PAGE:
Northwest Profiles: Therapeutic Riding

Northwest Profiles: Therapeutic Riding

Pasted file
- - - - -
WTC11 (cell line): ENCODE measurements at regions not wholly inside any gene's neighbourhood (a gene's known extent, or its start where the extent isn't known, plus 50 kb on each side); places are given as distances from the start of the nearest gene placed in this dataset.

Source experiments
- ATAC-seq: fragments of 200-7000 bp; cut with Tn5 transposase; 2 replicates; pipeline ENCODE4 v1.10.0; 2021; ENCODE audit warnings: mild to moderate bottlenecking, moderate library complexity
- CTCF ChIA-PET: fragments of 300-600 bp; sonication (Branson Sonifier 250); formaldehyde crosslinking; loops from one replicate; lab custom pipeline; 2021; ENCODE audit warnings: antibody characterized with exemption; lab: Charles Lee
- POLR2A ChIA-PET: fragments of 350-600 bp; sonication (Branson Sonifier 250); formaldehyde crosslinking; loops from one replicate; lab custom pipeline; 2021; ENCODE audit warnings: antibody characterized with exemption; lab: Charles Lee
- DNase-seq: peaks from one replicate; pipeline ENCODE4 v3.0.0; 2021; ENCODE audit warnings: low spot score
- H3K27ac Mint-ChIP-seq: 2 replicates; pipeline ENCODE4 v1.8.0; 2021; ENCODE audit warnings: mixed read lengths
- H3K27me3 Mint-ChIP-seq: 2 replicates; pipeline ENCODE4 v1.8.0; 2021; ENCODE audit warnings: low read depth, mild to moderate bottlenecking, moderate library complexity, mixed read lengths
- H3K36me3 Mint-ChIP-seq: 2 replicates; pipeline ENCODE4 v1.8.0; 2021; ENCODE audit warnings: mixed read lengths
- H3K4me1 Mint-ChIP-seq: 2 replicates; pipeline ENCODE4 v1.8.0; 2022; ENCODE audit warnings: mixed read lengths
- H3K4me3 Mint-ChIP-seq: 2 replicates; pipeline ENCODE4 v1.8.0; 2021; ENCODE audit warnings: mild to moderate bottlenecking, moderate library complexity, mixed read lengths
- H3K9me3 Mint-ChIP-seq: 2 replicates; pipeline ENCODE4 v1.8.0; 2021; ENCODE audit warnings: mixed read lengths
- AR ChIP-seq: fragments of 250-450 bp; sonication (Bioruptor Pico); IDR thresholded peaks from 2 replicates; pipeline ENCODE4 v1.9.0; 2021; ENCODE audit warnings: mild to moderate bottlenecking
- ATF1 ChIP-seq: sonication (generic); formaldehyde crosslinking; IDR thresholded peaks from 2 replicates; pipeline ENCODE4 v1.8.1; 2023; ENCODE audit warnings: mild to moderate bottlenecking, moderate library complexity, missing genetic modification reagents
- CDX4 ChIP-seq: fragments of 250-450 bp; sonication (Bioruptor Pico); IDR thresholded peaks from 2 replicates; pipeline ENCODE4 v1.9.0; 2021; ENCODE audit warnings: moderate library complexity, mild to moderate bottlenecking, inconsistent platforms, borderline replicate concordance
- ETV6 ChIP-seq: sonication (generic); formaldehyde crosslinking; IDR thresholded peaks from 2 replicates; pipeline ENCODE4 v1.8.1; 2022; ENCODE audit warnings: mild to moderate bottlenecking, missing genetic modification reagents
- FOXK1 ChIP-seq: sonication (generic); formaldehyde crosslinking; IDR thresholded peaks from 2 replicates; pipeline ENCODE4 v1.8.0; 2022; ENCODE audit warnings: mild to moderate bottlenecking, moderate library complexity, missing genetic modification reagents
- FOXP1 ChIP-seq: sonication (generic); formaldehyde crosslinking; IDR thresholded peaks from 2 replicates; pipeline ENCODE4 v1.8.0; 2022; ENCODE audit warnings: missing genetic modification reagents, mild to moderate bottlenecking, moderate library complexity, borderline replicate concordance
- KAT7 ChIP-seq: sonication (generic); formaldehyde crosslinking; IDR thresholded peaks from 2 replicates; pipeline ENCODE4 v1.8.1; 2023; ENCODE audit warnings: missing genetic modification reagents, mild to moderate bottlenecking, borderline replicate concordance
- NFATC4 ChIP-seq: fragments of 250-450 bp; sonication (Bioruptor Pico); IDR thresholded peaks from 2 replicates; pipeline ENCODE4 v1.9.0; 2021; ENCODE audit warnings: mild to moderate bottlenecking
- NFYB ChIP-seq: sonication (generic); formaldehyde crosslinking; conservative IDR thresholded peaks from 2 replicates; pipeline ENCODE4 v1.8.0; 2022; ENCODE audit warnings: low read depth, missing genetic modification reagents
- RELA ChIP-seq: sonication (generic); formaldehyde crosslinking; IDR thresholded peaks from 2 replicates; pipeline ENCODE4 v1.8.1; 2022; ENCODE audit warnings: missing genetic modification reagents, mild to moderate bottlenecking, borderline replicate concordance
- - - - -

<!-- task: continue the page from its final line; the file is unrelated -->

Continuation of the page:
>>They come from all over the greater Spokane area, riders and volunteers, together accomplishing one goal – providing therapy that is primarily delivered on the back of a horse! Located about 5 miles southwest of the city of Spokane on the property of Westar Ranch, an equine-assisted recreational sport riding program with an emphasis on riding based goals is achieved for riders with special needs. Free Rein therapeutic riding a non-profit organization, is the brainchild of Sandy Jones, a horse enthusiast with a background as a physical therapist assistant in hippotherapy. Begun in 2008 she created a PATH certified program with the mission of serving individuals in the Spokane area with therapeutic riding for all ages and all disabilities. (Sandy Jones) We started with 18 riders and about 45 volunteers that first summer now we have 65 riders about 110 or 115 volunteers Start them at about age 4 those we usually do one-on-one until they get a little bit bigger and till we’re more comfortable of them being on a horse. As they’re little bit older will be ride in classes with 3 to 4 riders so that’s a nice interaction for them, their goals are always riding based goals no matter what level that they are at, all the way through adults. The animal piece of it is big the connection that our riders have with a real live being so it’s very motivating, from a physical standpoint, the moment is very beneficial the movement of the horse walking is the same as the movement of a human walking the way that they move their pelvis is the same as we move our pelvis so it’s going to not only strengthen the right muscles for those that are working on walking but it’s also going to feel what it feels like for those movements so it’s very beneficial If you’ve ever sat on a horse or been on a horse when it’s moving you know that your body is always compensating for the movement of that horse so you’re working all those core movements continually and our riders are riding half an hour to an hour so that’s a really good workout for their core muscles for riders that have autism there’s something that’s very calming and soothing about the movement of the horse we have some riders with autism that their parents will say that this is one of the calmest places that they see them is on that horse probably about a third of our riders have autism about a third of them have cerebral palsy it’s a real mix of different disabilities so there’s benefits to all of them.>>Holistic connections, between rider and horse, between volunteer and rider and between rider and volunteer, make Free Rein a unique entity, one that tries to be available to anyone that could use the positive effects of it’s program. Sara Edge and Molly Reed are the parents of children that have been involved with Free Rein nearly since it’s inception… (Molly Reed) For Savannah it gives her core strength, I tell her all the time this is her sport this is her way to be like the other kids and do an activity the average kids don’t always get to do. (Sara Edge) Zach has been doing it about the same length as savannah he started he was laying sideways and the side walkers would have to hold him on the horse and now he’s riding and holding the reins and turning the horse trotting its many huge improvement in his life. They’ve been tireless in their devotion to these kids into making opportunities arise for more kids and more people and it’s just changed a lot of lives. (Molly Reed) And all of the volunteers every single week without the volunteers here the kids wouldn’t be able to ride and do all the things that they do. (Sandy Jones) For some of our riders this is one they can really own it’s a leveling field for the riders that are more capable are really working on steering their horse and controlling their horse to control this thousand pound animal is huge where they struggle to get up the stairs at home so it’s pretty neat to see them be able to have that and have something that is their thing that they can do.>>Operating a program like Free Rein does cost money. The organization charges a tuition that covers about a third of their expenses, while the other two thirds are covered by fundraising. We make sure that finances are not an issue we don’t want to exclude anybody from the benefits of therapeutic riding. We have a scholarship fund that is something that people can donate directly into then there’s the balance of that two thirds we do a big barn dance and auction it is an annual event so that’s our big fundraiser for the year we do another campaign in the fall where it’s called paint the pony, a painted pony that as we raise money we’ll indicate on this painted pony how much money we have raised.>>With a stable of 6 horses to draw from, and a total of 5 instructors and 115 or so active volunteers, on any given riding day there is bound to be a bunch of activity at the barn. (Sandy Jones) We get a lot of people that come out and want to be with the horses and that was a draw for me when I first started volunteering, because it was my horse fix so many people just get so sucked in we just have a group of people that come out and their families are just phenomenal people, and the benefits are profound and to be a part of that…is so powerful. I’m a horse person so be able to come out and share that with these people and to see the benefits that happen every day with these riders coming out and being able to experience the horse every year I’m reminded of how much I love what I’m doing and how much it means to me to be able to offer this to people. Savannah Reed: It’s really really awesome and I get to ride horses Zack Edge: It’s awesome

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